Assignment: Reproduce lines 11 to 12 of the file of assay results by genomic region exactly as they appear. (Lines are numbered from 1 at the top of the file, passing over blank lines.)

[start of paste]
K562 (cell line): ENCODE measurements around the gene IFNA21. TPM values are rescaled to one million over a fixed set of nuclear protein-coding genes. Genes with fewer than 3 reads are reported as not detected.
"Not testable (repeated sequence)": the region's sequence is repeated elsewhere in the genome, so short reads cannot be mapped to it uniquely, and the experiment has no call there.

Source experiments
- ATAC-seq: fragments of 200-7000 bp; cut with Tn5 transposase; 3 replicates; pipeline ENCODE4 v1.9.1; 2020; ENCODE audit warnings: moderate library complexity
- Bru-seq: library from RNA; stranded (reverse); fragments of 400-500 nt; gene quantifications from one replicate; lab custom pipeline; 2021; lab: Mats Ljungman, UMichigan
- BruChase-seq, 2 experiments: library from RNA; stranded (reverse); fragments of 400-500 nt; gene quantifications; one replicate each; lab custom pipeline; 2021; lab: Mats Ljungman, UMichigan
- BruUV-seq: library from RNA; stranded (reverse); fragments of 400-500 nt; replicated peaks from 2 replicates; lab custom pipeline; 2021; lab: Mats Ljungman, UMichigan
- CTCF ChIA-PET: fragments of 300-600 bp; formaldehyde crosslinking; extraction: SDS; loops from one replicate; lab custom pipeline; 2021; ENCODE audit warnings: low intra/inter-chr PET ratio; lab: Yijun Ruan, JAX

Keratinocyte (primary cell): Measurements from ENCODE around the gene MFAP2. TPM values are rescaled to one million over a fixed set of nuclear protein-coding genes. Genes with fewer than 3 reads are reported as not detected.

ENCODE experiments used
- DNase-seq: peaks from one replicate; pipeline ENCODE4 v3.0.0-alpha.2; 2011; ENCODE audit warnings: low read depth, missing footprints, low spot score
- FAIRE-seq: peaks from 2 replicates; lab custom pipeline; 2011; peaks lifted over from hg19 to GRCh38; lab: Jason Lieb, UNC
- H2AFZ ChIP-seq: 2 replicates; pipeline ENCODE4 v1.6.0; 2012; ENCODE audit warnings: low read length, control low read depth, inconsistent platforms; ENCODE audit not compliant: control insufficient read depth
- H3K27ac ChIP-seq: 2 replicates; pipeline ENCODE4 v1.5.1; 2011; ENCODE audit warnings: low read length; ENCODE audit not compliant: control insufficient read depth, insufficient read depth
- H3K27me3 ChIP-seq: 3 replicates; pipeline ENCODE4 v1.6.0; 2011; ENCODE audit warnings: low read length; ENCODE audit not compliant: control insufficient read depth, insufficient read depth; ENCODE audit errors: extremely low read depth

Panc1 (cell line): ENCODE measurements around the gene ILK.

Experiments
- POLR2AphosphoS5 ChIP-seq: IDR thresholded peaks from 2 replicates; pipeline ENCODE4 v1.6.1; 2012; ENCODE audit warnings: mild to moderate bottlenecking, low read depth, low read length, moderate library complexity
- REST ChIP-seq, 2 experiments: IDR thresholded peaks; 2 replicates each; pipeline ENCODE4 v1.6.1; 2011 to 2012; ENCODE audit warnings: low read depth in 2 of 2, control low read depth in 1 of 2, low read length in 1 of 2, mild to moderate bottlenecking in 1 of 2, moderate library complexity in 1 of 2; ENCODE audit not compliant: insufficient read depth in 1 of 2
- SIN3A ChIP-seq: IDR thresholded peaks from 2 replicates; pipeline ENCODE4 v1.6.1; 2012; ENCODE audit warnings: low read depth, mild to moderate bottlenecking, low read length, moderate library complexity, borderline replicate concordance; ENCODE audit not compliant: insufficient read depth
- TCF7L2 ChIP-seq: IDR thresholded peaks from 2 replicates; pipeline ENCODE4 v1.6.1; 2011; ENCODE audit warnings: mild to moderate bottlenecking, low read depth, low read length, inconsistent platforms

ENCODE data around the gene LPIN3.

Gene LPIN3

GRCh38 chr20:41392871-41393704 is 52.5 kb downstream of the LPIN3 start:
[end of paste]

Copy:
- DNase-seq: peaks from one replicate; pipeline ENCODE4 v3.0.0-alpha.2; 2011; ENCODE audit warnings: low read depth, missing footprints, low spot score
- FAIRE-seq: peaks from 2 replicates; lab custom pipeline; 2011; peaks lifted over from hg19 to GRCh38; lab: Jason Lieb, UNC